This blog (http://www.pjc.me.uk/efi-gpt/) is the only one that gets to anywhere close to answering this question. However you need to substitute “auto” instead of “fat32” in the mount command to get it to work. “xfs” and “fat32” threw out errors – actually the mount command after mounting shows it was “vfat”!
Here’s how I mounted the EFI partition on my external 500GB drive:
sudo parted -l print Model: ATA ST3500630AS (scsi) Disk /dev/sdb: 500GB Sector size (logical/physical): 512B/512B Partition Table: gpt Number Start End Size File system Name Flags 1 1049kB 135MB 134MB bios_grub 2 135MB 345MB 210MB fat32 boot 3 345MB 479MB 134MB fat32 msftres 4 479MB 54.2GB 53.7GB ntfs msftdata 5 54.2GB 108GB 53.7GB ntfs msftdata 6 108GB 162GB 53.7GB ntfs msftdata 7 162GB 172GB 10.7GB ext4 8 172GB 184GB 11.8GB ext4 9 184GB 185GB 1074MB linux-swap(v1) 10 185GB 228GB 42.8GB hfs+ Apple_HFS_Untitled_2 11 228GB 282GB 53.6GB hfs+ Apple_HFS_Untitled_3 12 282GB 335GB 53.6GB hfs+ Apple_HFS_Untitled_4 13 335GB 389GB 53.6GB hfs+ Apple_HFS_Untitled_5 14 389GB 488GB 99.2GB hfs+ Apple_HFS_Untitled_6 15 488GB 489GB 650MB hfs+ Recovery HD 16 489GB 500GB 10.9GB hfs+ Apple_HFS_Untitled_2 sudo mount -t auto /dev/sdb2 /mnt/test cd /mnt/test/ ls boot EFI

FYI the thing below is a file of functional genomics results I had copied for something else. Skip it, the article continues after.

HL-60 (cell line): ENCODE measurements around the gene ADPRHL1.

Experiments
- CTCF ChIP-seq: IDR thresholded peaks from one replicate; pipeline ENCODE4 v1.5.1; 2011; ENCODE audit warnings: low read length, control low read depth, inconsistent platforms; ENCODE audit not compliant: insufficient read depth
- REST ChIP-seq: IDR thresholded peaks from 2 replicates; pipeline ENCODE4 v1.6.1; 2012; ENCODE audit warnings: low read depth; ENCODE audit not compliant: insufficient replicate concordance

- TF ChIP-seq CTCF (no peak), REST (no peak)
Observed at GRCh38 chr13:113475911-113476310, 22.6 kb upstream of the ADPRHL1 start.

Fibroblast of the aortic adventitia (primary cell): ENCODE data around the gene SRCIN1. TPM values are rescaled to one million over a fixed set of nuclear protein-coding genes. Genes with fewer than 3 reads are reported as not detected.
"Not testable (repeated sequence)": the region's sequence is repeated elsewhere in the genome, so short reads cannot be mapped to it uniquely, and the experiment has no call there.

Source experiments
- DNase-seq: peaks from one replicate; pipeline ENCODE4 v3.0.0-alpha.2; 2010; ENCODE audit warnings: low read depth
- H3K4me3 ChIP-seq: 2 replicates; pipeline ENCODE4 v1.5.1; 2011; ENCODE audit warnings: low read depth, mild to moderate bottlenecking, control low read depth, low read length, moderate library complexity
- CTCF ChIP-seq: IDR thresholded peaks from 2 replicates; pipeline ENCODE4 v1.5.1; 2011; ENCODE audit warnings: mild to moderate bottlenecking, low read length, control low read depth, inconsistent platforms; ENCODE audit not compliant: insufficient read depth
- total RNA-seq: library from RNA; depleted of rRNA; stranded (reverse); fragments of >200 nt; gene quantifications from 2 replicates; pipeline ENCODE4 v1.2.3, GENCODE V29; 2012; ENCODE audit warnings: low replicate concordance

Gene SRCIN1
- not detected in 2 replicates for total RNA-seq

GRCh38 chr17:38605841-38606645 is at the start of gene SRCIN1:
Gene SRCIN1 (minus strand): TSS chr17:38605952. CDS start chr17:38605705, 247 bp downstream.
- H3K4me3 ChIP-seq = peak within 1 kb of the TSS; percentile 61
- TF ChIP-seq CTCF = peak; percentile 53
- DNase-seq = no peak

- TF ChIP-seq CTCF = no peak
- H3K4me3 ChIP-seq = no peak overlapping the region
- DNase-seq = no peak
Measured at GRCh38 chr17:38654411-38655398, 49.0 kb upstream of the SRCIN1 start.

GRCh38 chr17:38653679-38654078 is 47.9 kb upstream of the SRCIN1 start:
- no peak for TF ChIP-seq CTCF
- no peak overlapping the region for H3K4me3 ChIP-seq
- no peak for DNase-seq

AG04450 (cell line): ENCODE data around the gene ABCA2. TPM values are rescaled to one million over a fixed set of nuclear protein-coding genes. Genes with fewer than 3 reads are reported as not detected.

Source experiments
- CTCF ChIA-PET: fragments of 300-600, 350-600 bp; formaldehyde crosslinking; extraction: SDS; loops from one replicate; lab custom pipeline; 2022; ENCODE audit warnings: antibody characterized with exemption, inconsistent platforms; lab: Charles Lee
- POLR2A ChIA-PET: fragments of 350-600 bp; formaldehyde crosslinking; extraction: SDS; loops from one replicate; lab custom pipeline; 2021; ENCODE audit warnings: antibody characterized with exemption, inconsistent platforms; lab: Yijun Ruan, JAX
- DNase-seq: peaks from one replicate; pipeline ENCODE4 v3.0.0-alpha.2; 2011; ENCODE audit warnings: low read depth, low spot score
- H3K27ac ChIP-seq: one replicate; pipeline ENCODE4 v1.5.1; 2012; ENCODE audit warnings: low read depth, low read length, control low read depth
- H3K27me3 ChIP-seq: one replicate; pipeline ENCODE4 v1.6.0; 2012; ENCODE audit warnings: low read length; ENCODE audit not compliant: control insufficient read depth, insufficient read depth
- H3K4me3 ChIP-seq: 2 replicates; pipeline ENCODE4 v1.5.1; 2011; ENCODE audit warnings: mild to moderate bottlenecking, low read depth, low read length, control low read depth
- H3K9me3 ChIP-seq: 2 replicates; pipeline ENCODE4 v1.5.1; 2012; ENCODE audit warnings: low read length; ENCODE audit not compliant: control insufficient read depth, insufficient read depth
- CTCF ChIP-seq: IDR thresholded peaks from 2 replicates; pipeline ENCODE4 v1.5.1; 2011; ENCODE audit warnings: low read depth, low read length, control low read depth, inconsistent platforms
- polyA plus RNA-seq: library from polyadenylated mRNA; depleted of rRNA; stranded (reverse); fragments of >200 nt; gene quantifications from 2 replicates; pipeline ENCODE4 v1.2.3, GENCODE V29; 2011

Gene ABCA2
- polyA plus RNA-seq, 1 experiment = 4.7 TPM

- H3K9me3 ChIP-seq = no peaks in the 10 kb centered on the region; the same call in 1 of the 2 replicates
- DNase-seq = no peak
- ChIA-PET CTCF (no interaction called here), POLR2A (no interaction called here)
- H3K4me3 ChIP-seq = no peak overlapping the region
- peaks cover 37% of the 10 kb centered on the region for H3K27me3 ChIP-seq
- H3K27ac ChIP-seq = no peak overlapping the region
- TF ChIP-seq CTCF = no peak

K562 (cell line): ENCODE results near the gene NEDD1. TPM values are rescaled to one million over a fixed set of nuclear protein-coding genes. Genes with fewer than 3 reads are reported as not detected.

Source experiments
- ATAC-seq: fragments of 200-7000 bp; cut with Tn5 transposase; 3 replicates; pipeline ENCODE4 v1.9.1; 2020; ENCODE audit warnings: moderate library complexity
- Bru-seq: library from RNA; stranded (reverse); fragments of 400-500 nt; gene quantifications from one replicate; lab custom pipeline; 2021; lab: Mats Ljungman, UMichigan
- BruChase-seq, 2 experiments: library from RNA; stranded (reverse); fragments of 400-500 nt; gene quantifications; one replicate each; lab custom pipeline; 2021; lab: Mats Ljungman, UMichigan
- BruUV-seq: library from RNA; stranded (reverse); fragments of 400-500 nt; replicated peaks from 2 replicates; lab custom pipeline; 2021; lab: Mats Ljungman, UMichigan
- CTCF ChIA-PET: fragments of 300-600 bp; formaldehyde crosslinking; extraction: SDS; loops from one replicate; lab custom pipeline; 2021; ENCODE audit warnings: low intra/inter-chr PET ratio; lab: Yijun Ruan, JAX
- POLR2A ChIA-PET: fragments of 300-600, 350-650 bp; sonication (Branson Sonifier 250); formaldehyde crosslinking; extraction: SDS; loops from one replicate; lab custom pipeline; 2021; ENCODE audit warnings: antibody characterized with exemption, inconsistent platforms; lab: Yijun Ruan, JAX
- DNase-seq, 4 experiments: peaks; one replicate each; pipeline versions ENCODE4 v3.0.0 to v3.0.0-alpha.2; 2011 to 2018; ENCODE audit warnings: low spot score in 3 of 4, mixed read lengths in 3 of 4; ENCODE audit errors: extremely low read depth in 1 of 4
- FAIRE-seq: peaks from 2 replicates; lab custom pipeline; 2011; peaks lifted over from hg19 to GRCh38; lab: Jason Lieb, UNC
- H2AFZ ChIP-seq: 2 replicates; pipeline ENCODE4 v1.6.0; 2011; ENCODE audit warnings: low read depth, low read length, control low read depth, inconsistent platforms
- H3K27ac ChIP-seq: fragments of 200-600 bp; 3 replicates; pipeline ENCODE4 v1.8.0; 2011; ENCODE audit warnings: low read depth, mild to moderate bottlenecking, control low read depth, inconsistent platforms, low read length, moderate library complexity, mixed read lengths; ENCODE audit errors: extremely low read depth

Use kdesudo Dolphin (as Root) to view and edit files on the EFI partition
Note use of Parted (supports GPT drives) to get the partition number